Guide to Leaving Campus for Break
Don’t bring COVID-19 home for the holidays
Remember, the coronavirus can take up to 14 days to start showing its symptoms once you’re infected. Now is the time to take steps to limit your possible exposure to COVID-19 — before you head home for break.
- Avoid crowds and gatherings.
- Limit your social circle.
- Stay home when you can.
- Watch yourself for symptoms.
Remember, neither the Symptomatic Student Testing Center at the stadium nor University Health Partners offers COVID-19 testing for students without symptoms. Neither is there asymptomatic testing capacity in Bozeman or Gallatin County. Taking a few precautions now will help protect your family, friends and loved ones when you head home for the holiday season.
Tips for leaving campus this fall
We have a long winter break ahead of us. The last day of classes is Wednesday, Nov. 25, and spring semester doesn’t begin until Monday, Jan. 11. Here are a few things to remember on your way out of town:
- Close your doors and lock your windows. Leave your thermostat at 65 degrees. The last thing you want to return to when you come back in January are frozen or burst pipes.
- Take out the garbage. Clean out the fridge. Winter break is 45 days long. The milk will go bad, and no one wants to come back to that.
- Remember your personal items. Passports, wallets, IDs, medicines, laptops, chargers (… skis, snowboards).
Leaving your residence hall room
In addition to the items above, students living in the residence halls have a few more things they have to do as well before they leave for break:
- All residents will need to turn in their room keys to the front desk. Yes, even if you’re returning for spring. Only keep your key if you’re staying in the halls over break.
- Mail won’t be delivered to the halls after Nov. 24. Plan ahead for any deliveries you may be expected and have them shipped to an off-campus location.
- Take home items you won’t need for spring semester. Less clutter is a good thing, in general, but this can be especially good advice should the public health situation change dramatically before spring semester.
Students in quarantine or isolation housing
Students in Q/I housing are asked to stay on campus until their release dates. All meals and services will continue to be provided during that time.
Long-term parking is available
Leaving your car in Bozeman during break? MSU provides free long-term parking for all students, faculty and staff. From Nov. 25 through Jan. 6, no permit will be needed to park in Bison Lot 26 or Bobcat Lot 18. Both lots are located just west of Hyalite Hall.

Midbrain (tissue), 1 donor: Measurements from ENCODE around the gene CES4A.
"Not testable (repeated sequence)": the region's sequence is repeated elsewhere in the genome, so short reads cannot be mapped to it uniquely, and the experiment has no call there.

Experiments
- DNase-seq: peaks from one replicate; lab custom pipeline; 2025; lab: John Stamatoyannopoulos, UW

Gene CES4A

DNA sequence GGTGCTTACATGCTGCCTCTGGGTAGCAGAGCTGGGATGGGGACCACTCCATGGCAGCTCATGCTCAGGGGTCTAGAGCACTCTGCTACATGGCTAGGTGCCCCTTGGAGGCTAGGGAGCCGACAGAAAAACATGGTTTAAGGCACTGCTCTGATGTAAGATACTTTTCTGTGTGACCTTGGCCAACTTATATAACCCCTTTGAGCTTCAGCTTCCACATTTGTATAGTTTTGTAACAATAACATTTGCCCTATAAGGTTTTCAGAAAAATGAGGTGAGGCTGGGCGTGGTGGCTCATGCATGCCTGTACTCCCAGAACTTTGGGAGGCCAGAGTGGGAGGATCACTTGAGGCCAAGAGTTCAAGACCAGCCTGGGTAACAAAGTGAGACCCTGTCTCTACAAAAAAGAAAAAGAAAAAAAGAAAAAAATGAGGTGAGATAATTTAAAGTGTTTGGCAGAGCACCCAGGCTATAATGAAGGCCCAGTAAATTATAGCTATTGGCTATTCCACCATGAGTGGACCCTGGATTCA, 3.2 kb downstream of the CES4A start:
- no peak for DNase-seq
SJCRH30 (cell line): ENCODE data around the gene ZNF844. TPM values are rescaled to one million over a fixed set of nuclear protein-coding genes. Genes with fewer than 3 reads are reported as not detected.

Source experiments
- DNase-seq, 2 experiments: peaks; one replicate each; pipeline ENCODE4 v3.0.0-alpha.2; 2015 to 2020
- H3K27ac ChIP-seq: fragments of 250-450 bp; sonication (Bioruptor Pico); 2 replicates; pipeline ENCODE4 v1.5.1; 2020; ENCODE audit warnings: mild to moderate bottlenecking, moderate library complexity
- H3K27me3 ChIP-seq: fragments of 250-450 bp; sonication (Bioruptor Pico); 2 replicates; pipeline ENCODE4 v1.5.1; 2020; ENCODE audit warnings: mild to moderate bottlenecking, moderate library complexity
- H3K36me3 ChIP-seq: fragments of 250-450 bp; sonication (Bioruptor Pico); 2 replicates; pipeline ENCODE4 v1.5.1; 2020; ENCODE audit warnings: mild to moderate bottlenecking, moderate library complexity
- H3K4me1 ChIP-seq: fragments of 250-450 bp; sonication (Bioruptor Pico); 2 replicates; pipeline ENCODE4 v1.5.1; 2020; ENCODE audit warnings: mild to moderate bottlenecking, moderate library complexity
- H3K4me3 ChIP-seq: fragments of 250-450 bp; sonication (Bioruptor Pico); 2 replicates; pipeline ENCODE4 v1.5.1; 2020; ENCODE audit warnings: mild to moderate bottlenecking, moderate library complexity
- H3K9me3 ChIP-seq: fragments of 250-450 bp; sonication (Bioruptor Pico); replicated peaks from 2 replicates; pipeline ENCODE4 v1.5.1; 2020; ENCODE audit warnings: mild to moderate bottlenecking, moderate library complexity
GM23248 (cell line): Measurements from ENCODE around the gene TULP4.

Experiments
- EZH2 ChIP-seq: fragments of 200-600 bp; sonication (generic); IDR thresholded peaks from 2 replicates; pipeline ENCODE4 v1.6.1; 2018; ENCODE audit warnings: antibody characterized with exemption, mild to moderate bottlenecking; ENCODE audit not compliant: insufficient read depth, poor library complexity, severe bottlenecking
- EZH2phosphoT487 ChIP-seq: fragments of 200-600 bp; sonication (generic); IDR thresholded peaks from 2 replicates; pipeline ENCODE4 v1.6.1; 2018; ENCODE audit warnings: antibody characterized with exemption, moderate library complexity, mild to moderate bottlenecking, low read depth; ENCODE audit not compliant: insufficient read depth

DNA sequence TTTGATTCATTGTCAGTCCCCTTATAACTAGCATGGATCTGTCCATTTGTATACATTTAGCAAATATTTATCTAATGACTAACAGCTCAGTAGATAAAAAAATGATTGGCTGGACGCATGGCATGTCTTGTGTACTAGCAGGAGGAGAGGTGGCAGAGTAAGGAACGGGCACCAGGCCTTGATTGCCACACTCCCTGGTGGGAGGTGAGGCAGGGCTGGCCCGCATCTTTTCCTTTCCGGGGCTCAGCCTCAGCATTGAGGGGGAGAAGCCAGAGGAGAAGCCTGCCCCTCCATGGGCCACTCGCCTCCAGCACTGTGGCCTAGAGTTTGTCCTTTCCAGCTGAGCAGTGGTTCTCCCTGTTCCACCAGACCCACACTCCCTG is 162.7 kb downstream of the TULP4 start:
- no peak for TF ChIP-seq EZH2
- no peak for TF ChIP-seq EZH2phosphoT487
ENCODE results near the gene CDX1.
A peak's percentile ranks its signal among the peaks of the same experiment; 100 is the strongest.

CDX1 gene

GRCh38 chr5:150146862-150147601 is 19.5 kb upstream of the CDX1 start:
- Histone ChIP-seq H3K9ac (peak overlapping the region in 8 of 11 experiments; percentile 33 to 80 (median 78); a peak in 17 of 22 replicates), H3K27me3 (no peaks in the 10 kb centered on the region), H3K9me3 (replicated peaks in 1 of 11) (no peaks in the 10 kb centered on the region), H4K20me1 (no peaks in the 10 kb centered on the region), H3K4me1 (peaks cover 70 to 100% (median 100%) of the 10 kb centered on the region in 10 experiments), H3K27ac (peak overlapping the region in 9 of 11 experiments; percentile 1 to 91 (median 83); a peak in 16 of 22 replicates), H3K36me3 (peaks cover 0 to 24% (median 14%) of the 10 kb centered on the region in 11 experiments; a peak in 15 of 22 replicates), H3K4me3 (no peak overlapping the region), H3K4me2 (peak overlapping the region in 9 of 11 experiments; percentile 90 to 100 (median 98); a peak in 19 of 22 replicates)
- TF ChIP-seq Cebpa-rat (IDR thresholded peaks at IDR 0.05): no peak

Moving your car to long-term parking helps with snow removal in MSU parking lots and Bozeman city streets during the winter. You don’t want to return to car that is encrusted in snow and even potentially damaged because of it.
Some things to remember:
- If your car will be parked in the same location on campus for more than three days in a row, you must move it to help with snow removal. If you don’t, your vehicle may be towed at your expense.
- You’ll still need a parking permit for lots other than the two listed above.
- Some lots may be closed periodically for snow removal.
- Covered parking is available in the parking garage for $12 per day. Those permits can be purchased at the MSU Parking Portal.
Questions about parking can be directed to 406-994-1723 or [email protected].
With widespread community transmission of COVID-19 nationwide, the best advice is to avoid travel if you can. Staying in one place and limiting your contact with others is the best way to keep yourself safe and avoid spreading the virus.
Know who’s vulnerable
If you will be traveling to be with family or friends, discuss with them first if there are individuals who may be especially vulnerable to COVID-19.
Vulnerable populations can include
- Older adults.
- Young infants.
- People whose immune systems are suppressed, such as those undergoing chemotherapy, people with infections, or people with immune disorders.
- People with diabetes or asthma.
If there are vulnerable people among the friends and family you intend to visit, strongly consider not visiting. If you must, plan to quarantine separately from those people for 14 days before you’re in contact with them.
Consider your destination
When deciding whether to attend a holiday celebration, consider the number of COVID-19 cases in the community you plan to visit and the infection rate. This information is often found on the local health department’s website.
Take it outside and keep it short
Indoor gatherings generally pose more risk than outdoor ones, and indoor gatherings with poor ventilation pose even more risk. Take gatherings outside if you can, and if you have to be inside, open doors or windows to provide fresh air. And remember, gatherings that last longer are riskier than shorter ones.
More information about holiday celebrations is available from the Centers for Disease Control and Prevention.
General travel tips
- Wear a mask on public transportation, such as trains, buses or airplanes.
- Maintain social distancing by staying at least 6 feet from anyone who’s not a part of your household.
- Wash your hands often or use hand sanitizer that’s at least 60% alcohol.
- Avoid touching your eyes, nose and mouth.
Additional travel guidance during the pandemic is available from the CDC.
Last updated Nov. 10, 2020